Catherine J. Moynihan, ACC’s senior director for legal management services, interviewed Brad Nielson, Shell’s general counsel for Global Litigation, about the company’s turn toward appropriate fee arrangements. Excerpts are below.
You have focused on controlling spending, while pursuing aggressive litigation strategies. Can you explain your key value initiatives, and how you achieve cost containment along with favorable legal outcomes?
It comes down to managing our litigation as a business. !ose who manage it as litigation get locked in to the litigation process — proceeding without having a business objective in mind and they soon "nd themselves in a reactive mode. We understand that (to play on a familiar phrase) “litigation happens,” but once it happens, it is up to us to take control of the matter and manage it to achieve well-de"ned business objectives.
A great illustration of how we think of and manage our litigation as a business is how we have responded to litigation "led to challenge actions of government agencies in relation to authorizations and permits issued in support of certain Shell operations. A#er Shell had gone through the very detailed and thorough process to obtain permits from the relevant government agencies, those who opposed our plans would wait until the last minute to challenge the validity of those permits. !e resulting litigation would set the whole project behind schedule. As a result, we decided to accelerate the process by proactively "ling motions asking the relevant court to declare that the actions of the agency were valid. !is proactive strategy was very valuable in enabling us to bring the whole legal issue and challenge forward in time.
When the Shell businesses that we support undertake any project, they "rst de"ne the objective of that project, develop a strategy for developing that project, establish a budget and then manage that project to completion at the lowest cost possible. We approach litigation the same way. We articulate the business objective, the strategy for reaching that objective, a critical step, and the budget. !at is what drove us to AFAs, which in my lexicon are “appropriate fee arrangements.” !ey are not “alternative” fee arrangements — Shell no longer manages any new litigation on an hourly fee basis. We price it according to what we believe is the value of the legal services required to achieve our objective. As a result of this approach, we have experienced more favorable outcomes, which include earlier resolutions, at lower costs.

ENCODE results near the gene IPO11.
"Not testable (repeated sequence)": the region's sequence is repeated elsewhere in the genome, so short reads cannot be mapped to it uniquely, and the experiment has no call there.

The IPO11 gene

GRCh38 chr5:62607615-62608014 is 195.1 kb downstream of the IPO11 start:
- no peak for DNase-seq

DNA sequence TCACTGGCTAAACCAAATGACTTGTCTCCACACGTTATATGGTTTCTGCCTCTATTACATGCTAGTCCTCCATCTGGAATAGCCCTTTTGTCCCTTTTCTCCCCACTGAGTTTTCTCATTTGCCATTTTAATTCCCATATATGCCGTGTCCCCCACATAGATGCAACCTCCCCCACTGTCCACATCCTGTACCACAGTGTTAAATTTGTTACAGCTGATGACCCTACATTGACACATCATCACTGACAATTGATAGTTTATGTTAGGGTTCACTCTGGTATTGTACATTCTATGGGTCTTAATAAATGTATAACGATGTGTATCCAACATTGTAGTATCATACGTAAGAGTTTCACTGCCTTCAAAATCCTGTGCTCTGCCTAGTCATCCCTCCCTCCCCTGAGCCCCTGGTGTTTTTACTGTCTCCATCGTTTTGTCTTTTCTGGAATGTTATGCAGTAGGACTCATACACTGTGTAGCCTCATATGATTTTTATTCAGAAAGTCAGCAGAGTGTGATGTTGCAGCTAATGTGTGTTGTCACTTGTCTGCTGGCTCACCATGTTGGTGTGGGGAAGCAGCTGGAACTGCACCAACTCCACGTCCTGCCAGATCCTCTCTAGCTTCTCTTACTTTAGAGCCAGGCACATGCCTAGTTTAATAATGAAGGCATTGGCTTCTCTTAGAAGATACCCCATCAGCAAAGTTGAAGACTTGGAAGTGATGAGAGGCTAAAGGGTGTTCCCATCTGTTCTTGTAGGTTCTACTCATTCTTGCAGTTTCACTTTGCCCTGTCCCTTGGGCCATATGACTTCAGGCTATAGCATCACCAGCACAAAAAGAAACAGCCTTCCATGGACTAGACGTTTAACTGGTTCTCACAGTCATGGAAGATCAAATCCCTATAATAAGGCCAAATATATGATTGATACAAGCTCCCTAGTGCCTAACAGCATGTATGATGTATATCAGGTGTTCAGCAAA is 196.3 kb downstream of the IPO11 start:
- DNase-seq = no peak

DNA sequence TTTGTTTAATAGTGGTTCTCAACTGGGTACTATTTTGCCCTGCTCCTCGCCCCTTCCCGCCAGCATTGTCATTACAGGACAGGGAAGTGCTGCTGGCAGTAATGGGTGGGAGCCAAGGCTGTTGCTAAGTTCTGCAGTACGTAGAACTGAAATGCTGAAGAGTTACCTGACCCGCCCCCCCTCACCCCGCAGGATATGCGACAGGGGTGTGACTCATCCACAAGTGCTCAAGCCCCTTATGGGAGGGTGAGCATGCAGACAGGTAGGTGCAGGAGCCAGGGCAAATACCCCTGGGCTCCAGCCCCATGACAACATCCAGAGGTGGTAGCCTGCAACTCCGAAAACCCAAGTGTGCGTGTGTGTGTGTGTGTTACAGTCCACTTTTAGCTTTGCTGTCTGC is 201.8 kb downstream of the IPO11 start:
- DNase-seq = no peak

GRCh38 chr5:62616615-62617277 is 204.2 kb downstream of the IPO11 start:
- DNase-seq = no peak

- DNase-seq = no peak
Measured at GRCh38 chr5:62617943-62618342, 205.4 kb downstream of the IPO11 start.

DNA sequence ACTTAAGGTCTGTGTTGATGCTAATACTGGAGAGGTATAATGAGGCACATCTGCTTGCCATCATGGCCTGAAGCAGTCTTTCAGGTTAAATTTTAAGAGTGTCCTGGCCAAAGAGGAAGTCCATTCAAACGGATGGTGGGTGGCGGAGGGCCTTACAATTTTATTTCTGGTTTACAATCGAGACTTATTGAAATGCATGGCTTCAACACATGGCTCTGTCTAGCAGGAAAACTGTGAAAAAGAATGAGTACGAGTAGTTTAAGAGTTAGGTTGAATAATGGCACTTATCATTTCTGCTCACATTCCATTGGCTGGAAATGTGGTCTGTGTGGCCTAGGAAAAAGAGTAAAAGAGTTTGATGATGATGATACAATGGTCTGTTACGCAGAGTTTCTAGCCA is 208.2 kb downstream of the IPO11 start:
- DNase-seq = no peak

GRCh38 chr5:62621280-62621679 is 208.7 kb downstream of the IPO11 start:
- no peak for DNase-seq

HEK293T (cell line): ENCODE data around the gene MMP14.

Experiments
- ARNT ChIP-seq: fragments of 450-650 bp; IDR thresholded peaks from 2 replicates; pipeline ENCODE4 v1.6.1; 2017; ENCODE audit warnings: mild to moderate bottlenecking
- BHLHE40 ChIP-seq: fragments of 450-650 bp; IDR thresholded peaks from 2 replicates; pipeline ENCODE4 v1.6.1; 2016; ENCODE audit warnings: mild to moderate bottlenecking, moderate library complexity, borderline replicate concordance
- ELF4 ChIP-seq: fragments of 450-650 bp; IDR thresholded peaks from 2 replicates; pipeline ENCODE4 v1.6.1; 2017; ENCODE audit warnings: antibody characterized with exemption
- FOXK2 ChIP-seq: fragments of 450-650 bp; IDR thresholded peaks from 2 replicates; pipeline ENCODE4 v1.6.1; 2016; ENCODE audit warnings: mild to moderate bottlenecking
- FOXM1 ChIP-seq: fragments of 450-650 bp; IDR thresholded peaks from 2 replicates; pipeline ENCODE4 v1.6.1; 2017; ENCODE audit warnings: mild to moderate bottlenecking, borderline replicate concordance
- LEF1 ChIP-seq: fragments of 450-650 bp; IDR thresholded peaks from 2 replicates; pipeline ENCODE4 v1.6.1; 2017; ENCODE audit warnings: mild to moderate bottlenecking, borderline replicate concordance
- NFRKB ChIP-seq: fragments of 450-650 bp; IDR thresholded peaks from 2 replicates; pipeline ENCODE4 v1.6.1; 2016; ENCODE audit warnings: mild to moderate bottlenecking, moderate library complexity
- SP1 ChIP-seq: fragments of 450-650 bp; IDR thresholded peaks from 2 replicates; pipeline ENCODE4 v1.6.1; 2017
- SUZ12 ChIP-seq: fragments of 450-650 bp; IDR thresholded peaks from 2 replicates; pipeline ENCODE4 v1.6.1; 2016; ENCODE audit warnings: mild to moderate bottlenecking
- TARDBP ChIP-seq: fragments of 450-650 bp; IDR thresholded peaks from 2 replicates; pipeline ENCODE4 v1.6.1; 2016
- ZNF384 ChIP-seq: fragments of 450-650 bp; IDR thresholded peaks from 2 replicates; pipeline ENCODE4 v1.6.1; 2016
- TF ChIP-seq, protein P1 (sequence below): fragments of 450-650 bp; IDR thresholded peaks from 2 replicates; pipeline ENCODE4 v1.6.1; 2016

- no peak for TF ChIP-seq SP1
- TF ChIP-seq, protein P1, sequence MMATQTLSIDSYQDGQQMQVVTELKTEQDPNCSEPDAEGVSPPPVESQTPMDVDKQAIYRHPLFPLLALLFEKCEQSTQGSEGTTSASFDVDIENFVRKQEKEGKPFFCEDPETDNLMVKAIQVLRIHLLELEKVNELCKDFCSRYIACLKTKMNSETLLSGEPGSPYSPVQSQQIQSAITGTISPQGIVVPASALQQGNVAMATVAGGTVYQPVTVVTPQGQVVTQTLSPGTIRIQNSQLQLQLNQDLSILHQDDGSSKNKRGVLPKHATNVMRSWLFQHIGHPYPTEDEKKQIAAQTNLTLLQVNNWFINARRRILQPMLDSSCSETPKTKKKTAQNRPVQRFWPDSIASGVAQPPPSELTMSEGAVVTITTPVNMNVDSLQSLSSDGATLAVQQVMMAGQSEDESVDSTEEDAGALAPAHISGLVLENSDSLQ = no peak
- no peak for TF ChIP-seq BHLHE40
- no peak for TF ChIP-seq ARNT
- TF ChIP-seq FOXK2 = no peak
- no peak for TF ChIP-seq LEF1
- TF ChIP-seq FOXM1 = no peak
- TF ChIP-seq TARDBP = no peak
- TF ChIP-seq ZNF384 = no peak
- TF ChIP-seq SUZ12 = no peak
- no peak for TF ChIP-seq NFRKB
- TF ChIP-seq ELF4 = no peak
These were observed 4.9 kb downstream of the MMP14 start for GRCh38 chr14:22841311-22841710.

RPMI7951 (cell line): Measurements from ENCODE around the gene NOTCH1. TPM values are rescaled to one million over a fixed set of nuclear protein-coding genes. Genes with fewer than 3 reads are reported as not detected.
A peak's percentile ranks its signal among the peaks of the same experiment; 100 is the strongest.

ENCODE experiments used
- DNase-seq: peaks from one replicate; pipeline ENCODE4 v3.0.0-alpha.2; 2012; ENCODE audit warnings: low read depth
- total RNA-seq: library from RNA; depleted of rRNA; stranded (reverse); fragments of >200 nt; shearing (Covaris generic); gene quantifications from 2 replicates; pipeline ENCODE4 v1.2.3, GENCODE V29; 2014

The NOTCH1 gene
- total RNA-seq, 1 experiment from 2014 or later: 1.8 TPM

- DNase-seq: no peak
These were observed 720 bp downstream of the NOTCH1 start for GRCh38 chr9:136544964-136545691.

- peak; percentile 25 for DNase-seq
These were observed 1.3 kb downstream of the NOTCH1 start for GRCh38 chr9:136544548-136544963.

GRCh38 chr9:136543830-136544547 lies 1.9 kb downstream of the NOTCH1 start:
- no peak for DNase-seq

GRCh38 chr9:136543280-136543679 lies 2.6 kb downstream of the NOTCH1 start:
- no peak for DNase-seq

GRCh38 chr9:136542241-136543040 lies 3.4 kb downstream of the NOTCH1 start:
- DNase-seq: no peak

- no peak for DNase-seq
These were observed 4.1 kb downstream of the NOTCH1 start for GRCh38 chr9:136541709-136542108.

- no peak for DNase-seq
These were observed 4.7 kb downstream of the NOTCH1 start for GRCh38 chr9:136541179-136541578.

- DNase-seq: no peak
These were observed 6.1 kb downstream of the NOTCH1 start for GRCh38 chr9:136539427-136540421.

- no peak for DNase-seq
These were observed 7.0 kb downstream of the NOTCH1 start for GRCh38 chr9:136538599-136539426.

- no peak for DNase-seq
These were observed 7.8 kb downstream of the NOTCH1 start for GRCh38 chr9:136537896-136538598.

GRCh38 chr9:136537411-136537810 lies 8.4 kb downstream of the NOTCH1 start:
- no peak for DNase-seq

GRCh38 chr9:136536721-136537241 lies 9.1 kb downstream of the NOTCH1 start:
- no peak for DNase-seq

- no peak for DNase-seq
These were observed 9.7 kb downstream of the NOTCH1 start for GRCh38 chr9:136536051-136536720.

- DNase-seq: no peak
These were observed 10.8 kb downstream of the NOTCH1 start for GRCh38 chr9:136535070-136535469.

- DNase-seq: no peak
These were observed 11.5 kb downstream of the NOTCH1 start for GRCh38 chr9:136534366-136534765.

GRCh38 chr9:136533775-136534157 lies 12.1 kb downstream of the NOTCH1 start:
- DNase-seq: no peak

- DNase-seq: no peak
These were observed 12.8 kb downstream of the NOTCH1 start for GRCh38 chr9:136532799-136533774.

As general counsel of global litigation for Shell, you have a vantage point to compare litigation and matter/spend management practices across global regions. In what ways is the EMEA region most different from, say, North America or Latin America?
Of course, the EMEA region in itself is very diverse. Regrettably, civil justice practices in certain parts of the EMEA region are adopting what I believe are $aws in the US civil justice system, such as collective redress, contingency fees and more protracted litigation processes. !e same can be said of billing and the delivery of legal services, which, over the years, has been in$uenced by cross-Atlantic law "rm mergers. When I "rst moved to London 20 years ago, litigation and billing practices in the United Kingdom were very di%erent than in the United States; today, they are very similar.
!e civil law countries in Western Europe are more similar to Latin America and the Caribbean, where the judicial process is rather e&cient and fast-moving. In Germany, it is even rather rigid, including with regard to what you pay. In Eastern Europe, it’s not uncommon to see set fees per stage of the court process, and in Nigeria and much of Latin America, "xed fees are the norm. In the Middle East, the most wonderful dissimilarity is that there is not much litigation (touch wood).